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Wednesday, November 20, 2013


Feeding The Chickens--West Virginia??--Subjects & Date Unknown--Circa 1945-50 (Roger D. Hicks)

As privately owned cameras became more common in Appalachia after the turn of the 20th century, families began to take photographs of family members and those daily aspects of life which were important to them.  After about 1900 to 1910, we begin to see photographs which are more mundane than the old studio photographs with their stiff, dressed up subjects standing ill at ease and often in front of some contrived background which might have been very unfamiliar in daily life.  Instead, in these family created shots, we see the people of the mountains living their daily lives, killing hogs, feeding the chickens, raising crops, riding horses, going to church, and a hundred other activities of daily life which can be educational, touching, and often heartwarming such as the photo above of a little girl and her dog sitting in the chicken lot with a cooker full of feed and the hens pecking contentedly in the background.  I would love to know who this little girl was and suspect I never will.  I found the photograph in a collection of miscellaneous materials from an estate auction. No doubt she is long dead.  But she reaches out and touches us with her childhood simplicity and happiness in her everyday world. She hangs in a place of honor in my home.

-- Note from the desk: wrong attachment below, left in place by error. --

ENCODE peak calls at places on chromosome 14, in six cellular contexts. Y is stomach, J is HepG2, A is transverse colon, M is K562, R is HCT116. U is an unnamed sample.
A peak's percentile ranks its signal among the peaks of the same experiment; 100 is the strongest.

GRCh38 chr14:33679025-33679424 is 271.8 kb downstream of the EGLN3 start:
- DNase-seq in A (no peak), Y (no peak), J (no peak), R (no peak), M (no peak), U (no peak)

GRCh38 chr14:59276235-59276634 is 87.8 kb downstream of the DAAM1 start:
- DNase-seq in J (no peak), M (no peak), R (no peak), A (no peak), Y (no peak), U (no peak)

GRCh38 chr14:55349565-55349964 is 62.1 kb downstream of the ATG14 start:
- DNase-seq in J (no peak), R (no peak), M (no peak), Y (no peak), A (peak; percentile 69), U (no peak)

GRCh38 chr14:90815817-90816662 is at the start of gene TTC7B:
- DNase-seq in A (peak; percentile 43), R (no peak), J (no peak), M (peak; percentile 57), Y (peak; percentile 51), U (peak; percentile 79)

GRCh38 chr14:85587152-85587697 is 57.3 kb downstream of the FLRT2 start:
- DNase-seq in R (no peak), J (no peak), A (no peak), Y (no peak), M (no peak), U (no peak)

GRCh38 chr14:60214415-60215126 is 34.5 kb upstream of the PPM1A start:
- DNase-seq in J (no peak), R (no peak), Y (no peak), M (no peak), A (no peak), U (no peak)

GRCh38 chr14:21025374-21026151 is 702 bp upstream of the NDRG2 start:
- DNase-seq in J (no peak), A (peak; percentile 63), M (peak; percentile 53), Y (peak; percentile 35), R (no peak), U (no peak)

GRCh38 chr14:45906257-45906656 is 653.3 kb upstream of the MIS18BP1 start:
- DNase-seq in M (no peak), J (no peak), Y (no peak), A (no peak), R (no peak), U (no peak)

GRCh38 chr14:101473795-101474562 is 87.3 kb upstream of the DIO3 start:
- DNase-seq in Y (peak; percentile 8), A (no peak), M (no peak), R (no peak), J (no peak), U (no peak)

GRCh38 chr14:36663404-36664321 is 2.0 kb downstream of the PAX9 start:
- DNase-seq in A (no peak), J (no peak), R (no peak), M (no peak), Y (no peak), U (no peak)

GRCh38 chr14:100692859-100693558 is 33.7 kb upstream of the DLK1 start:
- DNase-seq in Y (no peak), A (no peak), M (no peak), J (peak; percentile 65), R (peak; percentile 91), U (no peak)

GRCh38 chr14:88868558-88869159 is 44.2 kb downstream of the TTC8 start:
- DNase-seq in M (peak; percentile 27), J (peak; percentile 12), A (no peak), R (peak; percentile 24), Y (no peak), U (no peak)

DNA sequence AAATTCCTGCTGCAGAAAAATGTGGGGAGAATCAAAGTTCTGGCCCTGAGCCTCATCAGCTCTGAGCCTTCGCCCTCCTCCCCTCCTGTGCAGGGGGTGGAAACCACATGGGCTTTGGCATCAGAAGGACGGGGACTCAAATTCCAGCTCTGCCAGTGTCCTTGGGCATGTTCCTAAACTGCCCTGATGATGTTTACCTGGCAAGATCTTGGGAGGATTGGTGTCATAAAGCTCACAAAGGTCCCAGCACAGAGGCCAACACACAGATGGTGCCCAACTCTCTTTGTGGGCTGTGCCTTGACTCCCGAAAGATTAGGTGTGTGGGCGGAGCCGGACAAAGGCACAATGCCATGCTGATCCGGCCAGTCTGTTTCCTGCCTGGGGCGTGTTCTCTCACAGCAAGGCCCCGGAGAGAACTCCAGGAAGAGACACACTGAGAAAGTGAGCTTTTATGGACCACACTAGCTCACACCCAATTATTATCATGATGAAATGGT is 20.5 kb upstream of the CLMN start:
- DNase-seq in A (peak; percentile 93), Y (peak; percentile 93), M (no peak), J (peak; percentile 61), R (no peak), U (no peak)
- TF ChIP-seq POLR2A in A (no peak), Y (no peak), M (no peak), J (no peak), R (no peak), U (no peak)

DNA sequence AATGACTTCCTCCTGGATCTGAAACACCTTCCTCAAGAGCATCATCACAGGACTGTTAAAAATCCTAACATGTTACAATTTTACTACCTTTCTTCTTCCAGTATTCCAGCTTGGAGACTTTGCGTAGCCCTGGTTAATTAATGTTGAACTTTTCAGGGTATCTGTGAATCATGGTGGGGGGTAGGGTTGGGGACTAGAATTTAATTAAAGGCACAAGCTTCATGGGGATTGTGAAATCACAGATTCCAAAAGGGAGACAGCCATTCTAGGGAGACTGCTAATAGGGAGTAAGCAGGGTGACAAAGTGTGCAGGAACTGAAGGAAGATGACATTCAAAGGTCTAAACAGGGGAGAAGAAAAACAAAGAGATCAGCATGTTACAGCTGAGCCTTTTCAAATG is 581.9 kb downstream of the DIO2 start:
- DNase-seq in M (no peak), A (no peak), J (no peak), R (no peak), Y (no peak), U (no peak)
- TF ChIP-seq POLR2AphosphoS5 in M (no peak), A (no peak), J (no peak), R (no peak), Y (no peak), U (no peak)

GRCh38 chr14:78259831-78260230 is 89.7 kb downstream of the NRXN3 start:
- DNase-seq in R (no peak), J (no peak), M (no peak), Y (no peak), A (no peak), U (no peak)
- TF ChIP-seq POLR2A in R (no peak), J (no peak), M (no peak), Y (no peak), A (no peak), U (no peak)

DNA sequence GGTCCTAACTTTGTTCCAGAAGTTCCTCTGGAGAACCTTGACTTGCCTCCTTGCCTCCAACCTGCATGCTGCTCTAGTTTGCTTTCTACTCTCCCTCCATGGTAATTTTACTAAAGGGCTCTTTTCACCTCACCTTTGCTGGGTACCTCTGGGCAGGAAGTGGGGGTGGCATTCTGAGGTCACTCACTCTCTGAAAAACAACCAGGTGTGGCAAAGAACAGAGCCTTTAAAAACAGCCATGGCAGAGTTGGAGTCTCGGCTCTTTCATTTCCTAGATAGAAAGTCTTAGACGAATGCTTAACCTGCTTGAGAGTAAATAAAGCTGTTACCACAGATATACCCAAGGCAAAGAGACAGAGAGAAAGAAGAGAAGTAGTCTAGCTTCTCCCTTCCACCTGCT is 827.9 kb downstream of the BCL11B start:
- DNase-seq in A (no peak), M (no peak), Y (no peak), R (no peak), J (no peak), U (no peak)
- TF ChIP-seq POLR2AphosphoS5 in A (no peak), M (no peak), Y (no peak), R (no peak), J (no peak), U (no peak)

My  auction ring man, Dewey Rogers, from Tinker Fork of Mud Creek in Floyd County Kentucky is a lifelong collector of photographs and high school year books from the area.  Recently, he brought this photograph of his parents with a very large turnip to one of my auctions.  As soon as I saw it, I knew it was a natural for this post of vintage photographs.  It is the very type of shot I am looking for to depict life in Appalachia as it was 50 and 100 years ago.  It shows two ordinary, hard working Appalachian people with the product of their work, a successful venture in gardening which made the local newspaper, most likely the Floyd County Times which published many photographs like this in the days when it was owned, published, and primarily written by Norman Allen.  This photograph also lies within a general category such as the one below of the cow and calf, a photograph of simple items in life which were important to the subjects.  Hopefully, we will be able to add several more photographs from Dewey's ever expanding collection over the next few years.

Dewey Rogers brought in a couple more photographs for addition to this section.  The better of the two is of his grandfather, George Washington Rogers, who was a mail man in Floyd County many years ago.  It shows G. W. Rogers riding his horse on a snowy day and carrying a large box for delivery to someone who might well have ordered it from a Sears or Montgomery Ward Catalogue as an important addition to the home.  The other photograph is actually not a photograph but a photocopy of one which includes several members of Dewey's extended family including G. W. Rogers.  In spite of the increasingly poor quality of the reproduction from photograph to photocopy to computer, I am including it because it is typical of something that happens with important family photographs.  Often several members of an extended family may want a copy and not everyone has the capacity to have them reproduced so they simply take them to someone with a copier and have a copy made.  This is becoming much less common with the proliferation of computers and scanners into many of even the least wealthy homes.  Here are the newest Dewey Rogers photographs.

George Washington Rogers, mailman (Dewey Rogers)

George Washington Rogers & his extended family (Dewey Rogers)